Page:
The name "wiper" came from blending "white bass" and "striper" to fit this hybrid striper. Since there are multiple thousands of known fish hybrids, calling any one fish a "hybrid" isn't very descriptive except among anglers who talk only about hybrid stripers. In the same fishery might be found some hybrid bluegills, crappie, and maybe a hybrid black bass.
Wipers are not sterile, can occur naturally.
Reference: CRAWFORD, T. M., M. FREEZE, R. FOURT, S. HENDERSON, G. O’BRYAN, AND D. PHILLIPP. 1987. Suspected natural hybridization of striped bass and white bass in two Arkansas reservoirs. Proceedings of the Annual Conference Southeastern Association of Fish and Wildlife Agencies 38:455-469.
They simply are not represented in high enough numbers in any fishery to effect a significant hatch, and most can't go far enough upstream give an egg a chance of hatching. They run upstream with either white bass (to home spawning areas) or stripers and can contribute to egg production and fertilization. The reason is striper eggs are not attached to anything, left to suspend in current, fertilized in a cloud of milt. Fertilization is very random among three fish species. Like the striper egg, the wiper egg must also tumble downstream 2-3 days before hatching. Both wiper and striper are not likely to reproduce in a reservoir because of the water flow requirement, so stocking them is required to maintain a significant population. A hatchery collects white bass eggs and striper sperm to produce fry to supply fingerlings.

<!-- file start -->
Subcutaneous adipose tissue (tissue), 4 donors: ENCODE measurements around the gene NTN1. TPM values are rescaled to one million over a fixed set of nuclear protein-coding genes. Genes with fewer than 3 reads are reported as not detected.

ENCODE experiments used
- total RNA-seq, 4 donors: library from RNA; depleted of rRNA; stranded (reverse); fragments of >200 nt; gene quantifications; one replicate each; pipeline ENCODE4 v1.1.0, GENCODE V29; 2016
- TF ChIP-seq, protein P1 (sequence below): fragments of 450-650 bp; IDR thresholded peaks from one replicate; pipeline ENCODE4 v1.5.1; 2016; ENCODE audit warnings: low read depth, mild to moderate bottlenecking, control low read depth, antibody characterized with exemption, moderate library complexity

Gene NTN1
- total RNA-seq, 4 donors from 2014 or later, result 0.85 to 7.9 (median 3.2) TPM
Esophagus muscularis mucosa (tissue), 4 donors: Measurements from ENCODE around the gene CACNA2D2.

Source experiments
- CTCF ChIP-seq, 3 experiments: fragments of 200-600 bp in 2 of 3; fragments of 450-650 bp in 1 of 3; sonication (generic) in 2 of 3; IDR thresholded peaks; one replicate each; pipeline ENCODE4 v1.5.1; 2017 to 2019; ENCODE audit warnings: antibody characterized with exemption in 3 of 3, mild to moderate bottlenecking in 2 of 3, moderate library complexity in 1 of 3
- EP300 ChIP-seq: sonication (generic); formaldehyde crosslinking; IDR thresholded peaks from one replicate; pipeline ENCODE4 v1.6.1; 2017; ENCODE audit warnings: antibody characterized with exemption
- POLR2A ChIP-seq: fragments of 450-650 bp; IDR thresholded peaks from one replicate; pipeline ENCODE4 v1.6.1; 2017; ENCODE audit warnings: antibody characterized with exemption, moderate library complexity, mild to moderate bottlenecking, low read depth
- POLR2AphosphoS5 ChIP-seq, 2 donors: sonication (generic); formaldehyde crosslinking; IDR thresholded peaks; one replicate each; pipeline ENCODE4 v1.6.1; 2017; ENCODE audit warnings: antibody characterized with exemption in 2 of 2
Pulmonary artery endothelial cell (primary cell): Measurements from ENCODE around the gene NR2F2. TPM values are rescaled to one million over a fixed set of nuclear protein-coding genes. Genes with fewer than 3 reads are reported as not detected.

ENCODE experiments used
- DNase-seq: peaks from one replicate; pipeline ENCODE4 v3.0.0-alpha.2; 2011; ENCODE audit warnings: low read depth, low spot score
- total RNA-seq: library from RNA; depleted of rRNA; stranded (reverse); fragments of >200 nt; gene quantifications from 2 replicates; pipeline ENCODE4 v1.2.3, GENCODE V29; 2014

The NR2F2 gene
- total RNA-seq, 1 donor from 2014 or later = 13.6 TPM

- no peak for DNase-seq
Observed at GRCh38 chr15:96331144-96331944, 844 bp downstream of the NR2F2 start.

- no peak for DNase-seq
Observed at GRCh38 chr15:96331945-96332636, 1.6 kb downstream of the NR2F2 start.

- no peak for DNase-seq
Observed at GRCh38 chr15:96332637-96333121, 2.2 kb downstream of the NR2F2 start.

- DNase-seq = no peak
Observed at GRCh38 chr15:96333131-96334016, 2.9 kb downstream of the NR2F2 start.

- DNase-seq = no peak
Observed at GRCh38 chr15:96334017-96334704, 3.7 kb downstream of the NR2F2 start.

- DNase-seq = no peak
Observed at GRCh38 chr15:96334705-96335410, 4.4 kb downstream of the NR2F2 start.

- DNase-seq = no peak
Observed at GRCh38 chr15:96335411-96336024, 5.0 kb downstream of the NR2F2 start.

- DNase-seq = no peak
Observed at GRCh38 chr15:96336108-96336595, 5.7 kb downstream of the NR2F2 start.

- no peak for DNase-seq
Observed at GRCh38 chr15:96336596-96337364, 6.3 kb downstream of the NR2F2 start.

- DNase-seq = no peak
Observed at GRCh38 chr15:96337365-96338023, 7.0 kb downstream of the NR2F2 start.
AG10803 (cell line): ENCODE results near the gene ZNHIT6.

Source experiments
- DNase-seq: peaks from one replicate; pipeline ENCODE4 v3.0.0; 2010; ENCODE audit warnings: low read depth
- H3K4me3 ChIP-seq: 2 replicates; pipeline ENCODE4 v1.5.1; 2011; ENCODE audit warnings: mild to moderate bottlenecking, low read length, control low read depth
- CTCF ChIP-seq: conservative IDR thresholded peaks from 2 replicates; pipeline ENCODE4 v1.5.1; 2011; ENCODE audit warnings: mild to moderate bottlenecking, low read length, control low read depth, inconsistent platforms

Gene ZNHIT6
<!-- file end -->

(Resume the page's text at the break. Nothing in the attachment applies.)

The third fish in the mix, the white bass, produces eggs that attach to hard surfaces, but they like wipers and stripers don't guard the eggs like black bass and crappie (guardians), and they like to spawn in moving or turbulent water, unlike a largemouth bass. The white bass has a high tolerance for hot and cold water, while the Atlantic Striper has low tolerance for extremes, so the wiper provides a powerful creature with the better attributes of the parent fish.